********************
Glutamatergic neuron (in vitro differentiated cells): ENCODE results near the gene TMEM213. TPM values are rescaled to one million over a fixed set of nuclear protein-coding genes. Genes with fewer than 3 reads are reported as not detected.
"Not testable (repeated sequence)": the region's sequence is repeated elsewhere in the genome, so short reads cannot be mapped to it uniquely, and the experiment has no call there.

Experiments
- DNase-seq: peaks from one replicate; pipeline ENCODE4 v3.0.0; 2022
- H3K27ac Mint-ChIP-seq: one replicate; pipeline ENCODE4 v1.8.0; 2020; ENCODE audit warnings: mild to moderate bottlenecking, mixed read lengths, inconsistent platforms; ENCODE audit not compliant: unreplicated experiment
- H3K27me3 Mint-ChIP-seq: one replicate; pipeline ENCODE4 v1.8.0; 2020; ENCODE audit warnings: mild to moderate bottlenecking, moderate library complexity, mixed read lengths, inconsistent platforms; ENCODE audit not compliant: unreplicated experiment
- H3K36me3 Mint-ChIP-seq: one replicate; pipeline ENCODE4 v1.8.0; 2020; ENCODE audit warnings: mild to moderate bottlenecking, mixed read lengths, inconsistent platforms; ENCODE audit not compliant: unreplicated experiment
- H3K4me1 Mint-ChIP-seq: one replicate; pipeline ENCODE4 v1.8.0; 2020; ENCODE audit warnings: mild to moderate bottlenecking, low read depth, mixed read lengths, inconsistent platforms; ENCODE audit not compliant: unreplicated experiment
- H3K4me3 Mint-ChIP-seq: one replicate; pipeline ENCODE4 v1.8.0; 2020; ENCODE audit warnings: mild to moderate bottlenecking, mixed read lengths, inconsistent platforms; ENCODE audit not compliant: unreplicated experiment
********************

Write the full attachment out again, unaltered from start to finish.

Glutamatergic neuron (in vitro differentiated cells): ENCODE results near the gene TMEM213. TPM values are rescaled to one million over a fixed set of nuclear protein-coding genes. Genes with fewer than 3 reads are reported as not detected.
"Not testable (repeated sequence)": the region's sequence is repeated elsewhere in the genome, so short reads cannot be mapped to it uniquely, and the experiment has no call there.

Experiments
- DNase-seq: peaks from one replicate; pipeline ENCODE4 v3.0.0; 2022
- H3K27ac Mint-ChIP-seq: one replicate; pipeline ENCODE4 v1.8.0; 2020; ENCODE audit warnings: mild to moderate bottlenecking, mixed read lengths, inconsistent platforms; ENCODE audit not compliant: unreplicated experiment
- H3K27me3 Mint-ChIP-seq: one replicate; pipeline ENCODE4 v1.8.0; 2020; ENCODE audit warnings: mild to moderate bottlenecking, moderate library complexity, mixed read lengths, inconsistent platforms; ENCODE audit not compliant: unreplicated experiment
- H3K36me3 Mint-ChIP-seq: one replicate; pipeline ENCODE4 v1.8.0; 2020; ENCODE audit warnings: mild to moderate bottlenecking, mixed read lengths, inconsistent platforms; ENCODE audit not compliant: unreplicated experiment
- H3K4me1 Mint-ChIP-seq: one replicate; pipeline ENCODE4 v1.8.0; 2020; ENCODE audit warnings: mild to moderate bottlenecking, low read depth, mixed read lengths, inconsistent platforms; ENCODE audit not compliant: unreplicated experiment
- H3K4me3 Mint-ChIP-seq: one replicate; pipeline ENCODE4 v1.8.0; 2020; ENCODE audit warnings: mild to moderate bottlenecking, mixed read lengths, inconsistent platforms; ENCODE audit not compliant: unreplicated experiment